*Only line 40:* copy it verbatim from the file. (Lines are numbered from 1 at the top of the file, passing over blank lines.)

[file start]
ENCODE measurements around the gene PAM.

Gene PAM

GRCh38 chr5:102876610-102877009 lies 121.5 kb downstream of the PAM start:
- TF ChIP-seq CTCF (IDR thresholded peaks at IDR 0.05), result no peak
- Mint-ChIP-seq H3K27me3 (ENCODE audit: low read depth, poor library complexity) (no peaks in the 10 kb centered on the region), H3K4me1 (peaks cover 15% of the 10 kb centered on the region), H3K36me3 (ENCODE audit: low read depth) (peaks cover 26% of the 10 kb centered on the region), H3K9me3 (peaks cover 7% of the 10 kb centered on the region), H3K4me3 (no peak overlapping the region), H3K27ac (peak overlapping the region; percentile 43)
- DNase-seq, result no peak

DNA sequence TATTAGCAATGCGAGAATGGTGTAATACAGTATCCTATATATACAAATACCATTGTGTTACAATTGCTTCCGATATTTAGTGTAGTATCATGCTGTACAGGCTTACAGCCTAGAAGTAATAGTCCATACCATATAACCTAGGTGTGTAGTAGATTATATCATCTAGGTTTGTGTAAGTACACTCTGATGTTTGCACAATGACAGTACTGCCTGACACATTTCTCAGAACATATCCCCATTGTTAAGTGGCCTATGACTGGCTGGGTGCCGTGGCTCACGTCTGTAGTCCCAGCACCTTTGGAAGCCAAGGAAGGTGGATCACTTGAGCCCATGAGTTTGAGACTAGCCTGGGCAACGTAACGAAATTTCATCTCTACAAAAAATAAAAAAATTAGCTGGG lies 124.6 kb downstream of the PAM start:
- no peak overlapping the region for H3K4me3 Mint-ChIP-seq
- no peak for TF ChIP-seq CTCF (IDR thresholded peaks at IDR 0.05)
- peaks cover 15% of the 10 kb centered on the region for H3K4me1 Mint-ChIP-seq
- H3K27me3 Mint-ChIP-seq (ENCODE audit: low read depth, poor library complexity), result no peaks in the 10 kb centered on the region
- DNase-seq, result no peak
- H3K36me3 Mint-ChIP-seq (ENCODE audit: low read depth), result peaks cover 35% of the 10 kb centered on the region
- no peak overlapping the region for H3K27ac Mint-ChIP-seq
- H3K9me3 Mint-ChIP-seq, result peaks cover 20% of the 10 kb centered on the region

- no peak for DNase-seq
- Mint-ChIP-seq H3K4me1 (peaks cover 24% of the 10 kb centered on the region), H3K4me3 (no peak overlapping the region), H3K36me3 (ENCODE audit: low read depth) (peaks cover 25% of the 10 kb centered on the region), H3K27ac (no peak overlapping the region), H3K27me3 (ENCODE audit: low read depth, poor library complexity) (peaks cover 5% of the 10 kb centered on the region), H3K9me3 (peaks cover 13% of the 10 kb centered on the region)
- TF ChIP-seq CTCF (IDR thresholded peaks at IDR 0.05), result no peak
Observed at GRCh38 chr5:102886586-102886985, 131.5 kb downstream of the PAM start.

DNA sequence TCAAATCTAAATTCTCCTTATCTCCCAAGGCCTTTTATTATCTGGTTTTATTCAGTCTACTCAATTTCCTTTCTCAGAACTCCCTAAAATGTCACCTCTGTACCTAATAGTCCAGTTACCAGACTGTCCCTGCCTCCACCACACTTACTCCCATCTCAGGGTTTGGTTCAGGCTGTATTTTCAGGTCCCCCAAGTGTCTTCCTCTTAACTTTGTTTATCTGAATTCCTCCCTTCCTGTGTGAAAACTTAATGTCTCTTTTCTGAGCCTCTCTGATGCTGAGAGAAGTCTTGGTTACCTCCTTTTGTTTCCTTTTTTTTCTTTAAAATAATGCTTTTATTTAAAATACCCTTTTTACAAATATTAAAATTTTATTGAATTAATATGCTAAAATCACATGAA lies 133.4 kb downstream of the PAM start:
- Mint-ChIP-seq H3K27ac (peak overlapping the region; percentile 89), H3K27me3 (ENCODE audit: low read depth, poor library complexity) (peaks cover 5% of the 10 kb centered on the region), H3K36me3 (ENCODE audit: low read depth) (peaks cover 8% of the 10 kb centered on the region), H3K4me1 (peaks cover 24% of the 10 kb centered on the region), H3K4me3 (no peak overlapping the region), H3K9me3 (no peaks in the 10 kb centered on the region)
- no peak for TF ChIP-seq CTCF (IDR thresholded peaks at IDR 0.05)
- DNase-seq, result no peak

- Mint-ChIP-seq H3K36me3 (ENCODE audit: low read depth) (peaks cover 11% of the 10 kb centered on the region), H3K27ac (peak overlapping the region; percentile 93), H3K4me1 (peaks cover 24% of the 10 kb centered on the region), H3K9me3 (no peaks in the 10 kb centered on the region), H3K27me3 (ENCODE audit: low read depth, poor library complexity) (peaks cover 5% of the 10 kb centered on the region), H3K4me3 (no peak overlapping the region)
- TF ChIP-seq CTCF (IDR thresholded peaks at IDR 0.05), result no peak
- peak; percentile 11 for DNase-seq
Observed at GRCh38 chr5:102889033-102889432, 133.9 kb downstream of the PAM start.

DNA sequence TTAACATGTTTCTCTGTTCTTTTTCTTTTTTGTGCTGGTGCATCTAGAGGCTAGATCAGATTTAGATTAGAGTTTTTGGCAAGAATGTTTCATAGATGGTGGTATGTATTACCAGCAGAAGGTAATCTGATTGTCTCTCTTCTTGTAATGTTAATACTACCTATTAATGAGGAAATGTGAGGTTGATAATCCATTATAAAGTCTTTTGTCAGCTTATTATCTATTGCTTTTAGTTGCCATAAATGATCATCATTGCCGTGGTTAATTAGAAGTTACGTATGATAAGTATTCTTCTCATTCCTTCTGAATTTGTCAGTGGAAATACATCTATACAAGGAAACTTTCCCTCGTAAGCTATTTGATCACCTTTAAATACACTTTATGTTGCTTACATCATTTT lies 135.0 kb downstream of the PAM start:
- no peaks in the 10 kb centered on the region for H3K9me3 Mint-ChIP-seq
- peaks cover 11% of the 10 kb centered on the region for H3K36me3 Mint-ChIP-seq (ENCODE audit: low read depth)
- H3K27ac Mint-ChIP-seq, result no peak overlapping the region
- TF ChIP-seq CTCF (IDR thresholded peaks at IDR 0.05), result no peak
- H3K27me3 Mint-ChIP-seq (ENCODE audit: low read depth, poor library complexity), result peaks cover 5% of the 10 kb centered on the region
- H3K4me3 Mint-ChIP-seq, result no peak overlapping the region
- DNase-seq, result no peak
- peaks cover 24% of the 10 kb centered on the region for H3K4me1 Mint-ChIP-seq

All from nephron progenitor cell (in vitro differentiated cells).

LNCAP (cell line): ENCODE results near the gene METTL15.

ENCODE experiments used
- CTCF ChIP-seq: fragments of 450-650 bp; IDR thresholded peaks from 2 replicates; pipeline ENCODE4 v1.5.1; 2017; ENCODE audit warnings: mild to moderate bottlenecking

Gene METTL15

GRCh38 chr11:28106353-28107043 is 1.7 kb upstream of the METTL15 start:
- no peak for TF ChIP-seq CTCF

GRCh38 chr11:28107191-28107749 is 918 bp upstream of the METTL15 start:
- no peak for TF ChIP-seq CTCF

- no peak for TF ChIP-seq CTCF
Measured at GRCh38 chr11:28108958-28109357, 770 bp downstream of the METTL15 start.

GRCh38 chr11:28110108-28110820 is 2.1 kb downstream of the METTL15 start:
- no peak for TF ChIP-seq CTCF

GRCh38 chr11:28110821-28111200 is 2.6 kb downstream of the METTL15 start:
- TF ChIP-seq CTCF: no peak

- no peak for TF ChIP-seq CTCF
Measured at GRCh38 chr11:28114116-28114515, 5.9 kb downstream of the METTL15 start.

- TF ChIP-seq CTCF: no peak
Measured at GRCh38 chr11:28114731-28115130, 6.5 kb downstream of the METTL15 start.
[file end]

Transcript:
- CTCF ChIP-seq: fragments of 450-650 bp; IDR thresholded peaks from 2 replicates; pipeline ENCODE4 v1.5.1; 2017; ENCODE audit warnings: mild to moderate bottlenecking